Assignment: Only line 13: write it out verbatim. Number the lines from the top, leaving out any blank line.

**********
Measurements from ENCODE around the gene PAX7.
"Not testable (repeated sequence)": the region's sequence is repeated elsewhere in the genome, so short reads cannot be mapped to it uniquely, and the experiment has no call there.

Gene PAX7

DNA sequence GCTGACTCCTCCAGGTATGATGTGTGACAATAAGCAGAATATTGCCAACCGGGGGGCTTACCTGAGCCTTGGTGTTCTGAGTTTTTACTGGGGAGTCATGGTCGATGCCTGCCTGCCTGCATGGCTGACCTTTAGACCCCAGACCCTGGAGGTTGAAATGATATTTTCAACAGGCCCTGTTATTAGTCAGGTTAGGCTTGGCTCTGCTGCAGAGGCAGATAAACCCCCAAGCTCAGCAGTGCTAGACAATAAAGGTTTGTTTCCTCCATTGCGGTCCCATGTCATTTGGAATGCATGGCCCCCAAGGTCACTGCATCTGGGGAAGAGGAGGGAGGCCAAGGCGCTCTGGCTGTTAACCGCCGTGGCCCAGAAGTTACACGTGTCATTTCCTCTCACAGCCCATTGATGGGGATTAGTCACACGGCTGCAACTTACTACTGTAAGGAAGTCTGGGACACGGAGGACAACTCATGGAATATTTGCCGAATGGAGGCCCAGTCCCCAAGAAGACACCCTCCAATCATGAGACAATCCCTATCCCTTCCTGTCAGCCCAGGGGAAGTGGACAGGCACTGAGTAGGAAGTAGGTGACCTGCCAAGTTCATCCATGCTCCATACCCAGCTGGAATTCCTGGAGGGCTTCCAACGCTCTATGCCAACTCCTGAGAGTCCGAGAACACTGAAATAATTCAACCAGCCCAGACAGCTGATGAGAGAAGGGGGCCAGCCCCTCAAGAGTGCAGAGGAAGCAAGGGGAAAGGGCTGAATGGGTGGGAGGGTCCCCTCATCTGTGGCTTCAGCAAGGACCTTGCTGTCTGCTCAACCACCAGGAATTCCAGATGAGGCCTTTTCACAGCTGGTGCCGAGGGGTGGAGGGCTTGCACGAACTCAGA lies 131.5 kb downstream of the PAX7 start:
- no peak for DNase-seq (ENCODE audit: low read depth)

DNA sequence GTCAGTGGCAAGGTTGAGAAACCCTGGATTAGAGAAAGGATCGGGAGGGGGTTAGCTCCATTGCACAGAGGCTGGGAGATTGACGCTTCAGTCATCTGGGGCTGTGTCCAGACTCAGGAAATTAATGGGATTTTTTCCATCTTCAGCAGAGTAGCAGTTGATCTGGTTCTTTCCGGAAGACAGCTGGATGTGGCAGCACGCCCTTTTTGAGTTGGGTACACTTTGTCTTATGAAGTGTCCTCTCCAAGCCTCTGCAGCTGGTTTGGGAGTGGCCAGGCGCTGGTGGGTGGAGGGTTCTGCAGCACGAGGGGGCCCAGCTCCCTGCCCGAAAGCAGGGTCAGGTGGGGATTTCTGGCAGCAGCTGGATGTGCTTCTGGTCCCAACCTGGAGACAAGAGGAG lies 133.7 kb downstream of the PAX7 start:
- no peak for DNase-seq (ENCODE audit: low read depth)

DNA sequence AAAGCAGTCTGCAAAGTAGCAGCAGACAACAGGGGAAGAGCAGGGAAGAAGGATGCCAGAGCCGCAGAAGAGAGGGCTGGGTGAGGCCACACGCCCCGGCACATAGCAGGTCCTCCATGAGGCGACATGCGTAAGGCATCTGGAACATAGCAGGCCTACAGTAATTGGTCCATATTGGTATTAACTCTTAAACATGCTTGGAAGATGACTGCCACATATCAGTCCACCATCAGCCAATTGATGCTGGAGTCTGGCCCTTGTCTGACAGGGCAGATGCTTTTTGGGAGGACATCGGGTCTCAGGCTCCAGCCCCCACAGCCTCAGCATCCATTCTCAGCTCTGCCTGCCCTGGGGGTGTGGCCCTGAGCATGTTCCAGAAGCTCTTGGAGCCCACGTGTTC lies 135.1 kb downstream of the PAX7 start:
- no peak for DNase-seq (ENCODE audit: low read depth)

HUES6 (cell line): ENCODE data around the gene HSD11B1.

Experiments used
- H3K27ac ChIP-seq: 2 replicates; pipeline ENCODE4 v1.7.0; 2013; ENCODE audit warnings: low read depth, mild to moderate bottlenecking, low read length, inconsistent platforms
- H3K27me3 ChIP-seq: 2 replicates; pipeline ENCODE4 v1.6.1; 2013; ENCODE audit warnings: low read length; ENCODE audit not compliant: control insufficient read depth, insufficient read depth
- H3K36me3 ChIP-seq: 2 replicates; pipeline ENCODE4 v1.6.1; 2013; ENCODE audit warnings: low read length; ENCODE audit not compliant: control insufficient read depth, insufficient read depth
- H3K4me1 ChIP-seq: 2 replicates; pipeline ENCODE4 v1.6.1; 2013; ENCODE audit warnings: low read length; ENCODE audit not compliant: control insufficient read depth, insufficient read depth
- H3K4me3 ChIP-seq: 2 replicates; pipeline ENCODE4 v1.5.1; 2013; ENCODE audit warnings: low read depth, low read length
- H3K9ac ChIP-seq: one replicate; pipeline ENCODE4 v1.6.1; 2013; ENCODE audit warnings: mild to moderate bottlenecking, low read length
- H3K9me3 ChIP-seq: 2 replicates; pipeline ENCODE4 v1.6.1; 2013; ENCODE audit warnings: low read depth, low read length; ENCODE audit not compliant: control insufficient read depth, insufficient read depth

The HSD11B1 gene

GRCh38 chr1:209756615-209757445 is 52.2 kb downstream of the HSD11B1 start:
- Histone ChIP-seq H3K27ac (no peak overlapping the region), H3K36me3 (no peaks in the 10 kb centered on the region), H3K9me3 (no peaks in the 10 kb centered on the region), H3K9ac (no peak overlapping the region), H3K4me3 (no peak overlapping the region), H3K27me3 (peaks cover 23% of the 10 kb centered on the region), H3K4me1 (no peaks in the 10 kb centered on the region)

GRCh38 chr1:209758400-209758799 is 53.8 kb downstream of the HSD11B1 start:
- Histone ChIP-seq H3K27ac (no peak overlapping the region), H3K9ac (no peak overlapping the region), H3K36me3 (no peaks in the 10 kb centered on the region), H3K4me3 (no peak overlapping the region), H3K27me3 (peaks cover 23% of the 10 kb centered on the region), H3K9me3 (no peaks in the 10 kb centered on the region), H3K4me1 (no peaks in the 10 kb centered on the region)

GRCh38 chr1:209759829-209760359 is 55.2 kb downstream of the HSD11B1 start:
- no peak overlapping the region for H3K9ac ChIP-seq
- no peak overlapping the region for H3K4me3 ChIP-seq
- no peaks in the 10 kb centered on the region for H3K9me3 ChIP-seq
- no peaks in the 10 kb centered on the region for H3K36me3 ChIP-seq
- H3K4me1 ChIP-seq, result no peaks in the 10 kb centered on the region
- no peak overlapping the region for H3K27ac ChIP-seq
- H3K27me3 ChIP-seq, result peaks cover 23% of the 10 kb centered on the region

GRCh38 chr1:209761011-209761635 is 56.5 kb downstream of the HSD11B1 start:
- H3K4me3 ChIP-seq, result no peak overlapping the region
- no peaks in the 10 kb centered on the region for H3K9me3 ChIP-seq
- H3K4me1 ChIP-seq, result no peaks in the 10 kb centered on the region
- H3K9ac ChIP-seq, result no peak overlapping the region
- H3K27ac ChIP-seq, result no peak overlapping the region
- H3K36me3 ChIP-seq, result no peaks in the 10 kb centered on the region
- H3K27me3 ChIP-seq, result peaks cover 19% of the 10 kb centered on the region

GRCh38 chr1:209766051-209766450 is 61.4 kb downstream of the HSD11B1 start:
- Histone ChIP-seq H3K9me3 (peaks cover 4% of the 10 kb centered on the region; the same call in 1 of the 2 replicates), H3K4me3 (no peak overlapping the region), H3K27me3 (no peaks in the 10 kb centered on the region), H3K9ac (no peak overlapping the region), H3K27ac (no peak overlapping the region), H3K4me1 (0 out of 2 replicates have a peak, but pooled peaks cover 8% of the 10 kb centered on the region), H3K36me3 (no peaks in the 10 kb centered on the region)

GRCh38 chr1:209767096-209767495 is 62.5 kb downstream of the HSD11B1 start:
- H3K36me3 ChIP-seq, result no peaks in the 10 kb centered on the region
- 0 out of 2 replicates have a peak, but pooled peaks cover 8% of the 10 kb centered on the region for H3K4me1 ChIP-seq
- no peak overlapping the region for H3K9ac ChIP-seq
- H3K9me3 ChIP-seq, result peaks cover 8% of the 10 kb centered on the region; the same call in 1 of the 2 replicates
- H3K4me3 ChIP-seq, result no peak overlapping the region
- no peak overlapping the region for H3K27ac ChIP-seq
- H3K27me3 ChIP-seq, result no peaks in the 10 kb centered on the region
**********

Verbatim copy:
- H3K27me3 ChIP-seq: 2 replicates; pipeline ENCODE4 v1.6.1; 2013; ENCODE audit warnings: low read length; ENCODE audit not compliant: control insufficient read depth, insufficient read depth